Hi. In Page:Charities v13 (Oct 1904-Mar 1905).pdf/221 and similar, {{float box}} has parameters to handle center alignment. otherwise there will be the usual div/span issue. Mpaa (talk) 20:16, 13 September 2019 (UTC)

Hi. Thanks for noticing me, I have corrected it. --Jan Kameníček (talk) 20:58, 13 September 2019 (UTC)
{{float box}} is a span template, if you put {{smaller block}} in it, the issue is still there.Mpaa (talk) 18:38, 15 September 2019 (UTC)
I see. Hopefully should be OK now. Thanks for letting me know. --Jan Kameníček (talk) 21:45, 15 September 2019 (UTC)

The Army and Navy Hymnal[edit]

To be fair the layout should be re-examined anyway, for Lint concerns, feel free to tweak if you feel appropriate. ShakespeareFan00 (talk) 15:32, 17 September 2019 (UTC)

@ShakespeareFan00:: I came there just by chance and saw that the page behaves strange, but could not find the problem, until you corrected it. Unfortunately, I do not feel competent to correct the lint problems. --Jan Kameníček (talk) 16:28, 17 September 2019 (UTC)

Licenses[edit]

As enWS is only needs to be concerned with US-copyright to host works, as such we only need to have that US-focused license on a work. So, other licenses are complementary and informative, and can be added by others. If creating, please utilise template:license and template:license scope and add it to Help:Copyright tags and categorise as appropriate; referencing commons: template during creation as source is useful. — billinghurst sDrewth 20:17, 13 October 2019 (UTC)

Thank you, I will try to do it properly. --Jan Kameníček (talk) 20:20, 13 October 2019 (UTC)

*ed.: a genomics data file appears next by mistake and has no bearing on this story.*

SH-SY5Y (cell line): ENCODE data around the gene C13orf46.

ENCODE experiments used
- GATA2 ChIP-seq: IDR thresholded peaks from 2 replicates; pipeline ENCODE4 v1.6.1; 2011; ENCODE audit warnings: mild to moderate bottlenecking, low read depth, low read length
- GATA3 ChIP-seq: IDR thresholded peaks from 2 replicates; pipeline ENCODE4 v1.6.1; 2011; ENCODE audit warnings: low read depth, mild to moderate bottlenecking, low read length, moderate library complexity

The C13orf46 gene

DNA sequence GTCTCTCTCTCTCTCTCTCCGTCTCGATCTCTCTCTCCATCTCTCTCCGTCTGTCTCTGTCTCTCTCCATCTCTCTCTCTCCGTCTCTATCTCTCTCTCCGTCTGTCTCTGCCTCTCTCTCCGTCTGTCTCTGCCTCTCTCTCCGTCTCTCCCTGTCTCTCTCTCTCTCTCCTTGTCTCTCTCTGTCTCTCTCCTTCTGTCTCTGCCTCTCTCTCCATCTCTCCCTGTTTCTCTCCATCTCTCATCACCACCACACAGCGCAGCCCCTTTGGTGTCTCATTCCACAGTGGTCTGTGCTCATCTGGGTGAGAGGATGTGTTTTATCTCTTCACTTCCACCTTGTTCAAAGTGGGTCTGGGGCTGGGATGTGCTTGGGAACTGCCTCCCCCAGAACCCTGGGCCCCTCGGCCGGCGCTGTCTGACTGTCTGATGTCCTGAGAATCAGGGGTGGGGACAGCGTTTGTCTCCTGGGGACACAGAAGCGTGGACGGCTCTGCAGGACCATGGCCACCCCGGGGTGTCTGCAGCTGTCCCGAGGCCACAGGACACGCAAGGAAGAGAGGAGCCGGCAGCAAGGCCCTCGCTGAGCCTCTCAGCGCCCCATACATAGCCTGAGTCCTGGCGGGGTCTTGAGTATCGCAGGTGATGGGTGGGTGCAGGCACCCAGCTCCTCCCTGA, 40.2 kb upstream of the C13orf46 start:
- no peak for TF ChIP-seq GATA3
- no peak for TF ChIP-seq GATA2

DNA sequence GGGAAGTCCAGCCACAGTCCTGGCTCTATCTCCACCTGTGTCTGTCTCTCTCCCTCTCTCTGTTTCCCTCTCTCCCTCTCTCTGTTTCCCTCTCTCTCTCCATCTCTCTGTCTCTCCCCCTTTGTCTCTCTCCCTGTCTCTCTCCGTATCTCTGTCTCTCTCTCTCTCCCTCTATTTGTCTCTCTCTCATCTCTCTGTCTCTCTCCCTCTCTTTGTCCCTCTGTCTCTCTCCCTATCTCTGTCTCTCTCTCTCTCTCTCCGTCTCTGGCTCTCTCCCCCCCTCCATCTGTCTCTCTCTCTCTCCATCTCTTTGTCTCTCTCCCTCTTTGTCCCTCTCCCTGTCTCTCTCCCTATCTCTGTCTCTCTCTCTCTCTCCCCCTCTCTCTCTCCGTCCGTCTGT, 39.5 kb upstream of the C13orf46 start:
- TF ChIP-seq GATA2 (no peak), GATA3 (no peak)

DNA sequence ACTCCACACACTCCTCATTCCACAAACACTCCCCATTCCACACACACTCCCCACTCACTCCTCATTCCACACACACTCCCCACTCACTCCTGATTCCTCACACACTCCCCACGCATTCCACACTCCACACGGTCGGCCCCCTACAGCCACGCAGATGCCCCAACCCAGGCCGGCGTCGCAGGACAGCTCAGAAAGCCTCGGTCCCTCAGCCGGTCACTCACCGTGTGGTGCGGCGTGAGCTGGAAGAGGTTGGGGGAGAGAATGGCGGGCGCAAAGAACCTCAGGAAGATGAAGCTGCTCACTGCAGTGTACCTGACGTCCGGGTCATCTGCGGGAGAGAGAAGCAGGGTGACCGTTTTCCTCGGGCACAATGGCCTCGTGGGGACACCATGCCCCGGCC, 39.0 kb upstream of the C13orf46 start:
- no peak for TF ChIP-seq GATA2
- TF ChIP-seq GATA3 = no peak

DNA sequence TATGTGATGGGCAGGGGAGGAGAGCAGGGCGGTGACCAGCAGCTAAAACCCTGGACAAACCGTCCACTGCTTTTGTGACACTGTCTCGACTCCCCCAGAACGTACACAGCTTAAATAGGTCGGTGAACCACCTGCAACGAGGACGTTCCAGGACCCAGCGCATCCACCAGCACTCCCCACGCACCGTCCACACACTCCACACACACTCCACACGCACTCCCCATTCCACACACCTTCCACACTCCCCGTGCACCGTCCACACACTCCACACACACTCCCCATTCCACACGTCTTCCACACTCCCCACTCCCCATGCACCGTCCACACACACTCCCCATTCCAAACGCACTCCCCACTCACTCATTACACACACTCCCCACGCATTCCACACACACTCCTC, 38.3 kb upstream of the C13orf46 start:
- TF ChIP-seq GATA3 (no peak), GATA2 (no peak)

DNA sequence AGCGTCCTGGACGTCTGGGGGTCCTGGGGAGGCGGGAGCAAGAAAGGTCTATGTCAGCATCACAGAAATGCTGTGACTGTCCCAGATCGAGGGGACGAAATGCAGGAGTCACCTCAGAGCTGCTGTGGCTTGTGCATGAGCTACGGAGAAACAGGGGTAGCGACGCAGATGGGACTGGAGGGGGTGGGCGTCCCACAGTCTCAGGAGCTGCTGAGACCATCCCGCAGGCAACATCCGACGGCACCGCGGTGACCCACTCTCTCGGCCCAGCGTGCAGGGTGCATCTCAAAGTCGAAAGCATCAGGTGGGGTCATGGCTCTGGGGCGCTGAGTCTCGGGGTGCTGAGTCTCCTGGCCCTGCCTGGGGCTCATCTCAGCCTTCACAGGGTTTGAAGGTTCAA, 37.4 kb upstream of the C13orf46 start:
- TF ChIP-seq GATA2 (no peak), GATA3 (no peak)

template:lang needs inline=yes[edit]

Hi. This template not my area of speciality, however it would seem that it has a span/div switch within it, such that if having it inline then we need to specify inline=yes to get away from the lint error. Haven't dug further, just can see an immediate solution to a problem. — billinghurst sDrewth 12:31, 20 October 2019 (UTC)

@Billinghurst: Hi. I am not an expert in this field either, but the documentation says that the parameter inline=yes is set by default, so I assumed it is not necessary to set it (inline usage is is absolutely prevailing, so it would be really tiresome if the parameter had to be used). The parameter was added a couple of months ago by @Mpaa:, so he may probably make a better comment about it… --Jan Kameníček (talk) 12:38, 20 October 2019 (UTC)
<shrug> adding it gets rid of the lint error. I will leave it to someone with the time and inclination. — billinghurst sDrewth 12:41, 20 October 2019 (UTC)

Template:article link[edit]

Hi. Just wishing to draw your attention to Template:article link for use on author pages which gives us the fine control to create specific journal templates in a standard and (hopefully) easier. Used widelybillinghurst sDrewth 01:21, 27 October 2019 (UTC)

Thanks for the link to the template. I will consider its usage. It seems slightly more complicated than the system I am used to (I simply copy the full name of the page several times, e. g. The Czechoslovak Review/Volume 3/Foltýn's Drum, deleting some of its parts depending whether I am making a link to the periodical, or to the volume, or to the article, which is quicker than searching for the code of a template for me), but I understand some of other advantages of the template, such as standardization. --Jan Kameníček (talk) 11:35, 27 October 2019 (UTC)

Bohemian Review[edit]

It is better to follow standard Wikisource editing conventions, rather than establishing your own. I will leave you to it and edit elsewhere.George Burgess (talk) 20:41, 12 November 2019 (UTC)